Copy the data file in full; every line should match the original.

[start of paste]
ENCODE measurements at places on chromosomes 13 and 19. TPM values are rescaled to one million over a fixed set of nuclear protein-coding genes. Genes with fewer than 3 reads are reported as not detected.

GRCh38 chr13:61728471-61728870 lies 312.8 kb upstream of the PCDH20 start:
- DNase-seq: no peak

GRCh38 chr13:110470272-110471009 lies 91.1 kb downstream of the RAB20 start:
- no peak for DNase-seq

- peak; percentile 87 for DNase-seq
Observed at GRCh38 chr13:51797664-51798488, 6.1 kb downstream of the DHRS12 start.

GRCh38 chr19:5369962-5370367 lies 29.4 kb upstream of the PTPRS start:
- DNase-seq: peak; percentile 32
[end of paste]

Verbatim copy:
ENCODE measurements at places on chromosomes 13 and 19. TPM values are rescaled to one million over a fixed set of nuclear protein-coding genes. Genes with fewer than 3 reads are reported as not detected.

GRCh38 chr13:61728471-61728870 lies 312.8 kb upstream of the PCDH20 start:
- DNase-seq: no peak

GRCh38 chr13:110470272-110471009 lies 91.1 kb downstream of the RAB20 start:
- no peak for DNase-seq

- peak; percentile 87 for DNase-seq
Observed at GRCh38 chr13:51797664-51798488, 6.1 kb downstream of the DHRS12 start.

GRCh38 chr19:5369962-5370367 lies 29.4 kb upstream of the PTPRS start:
- DNase-seq: peak; percentile 32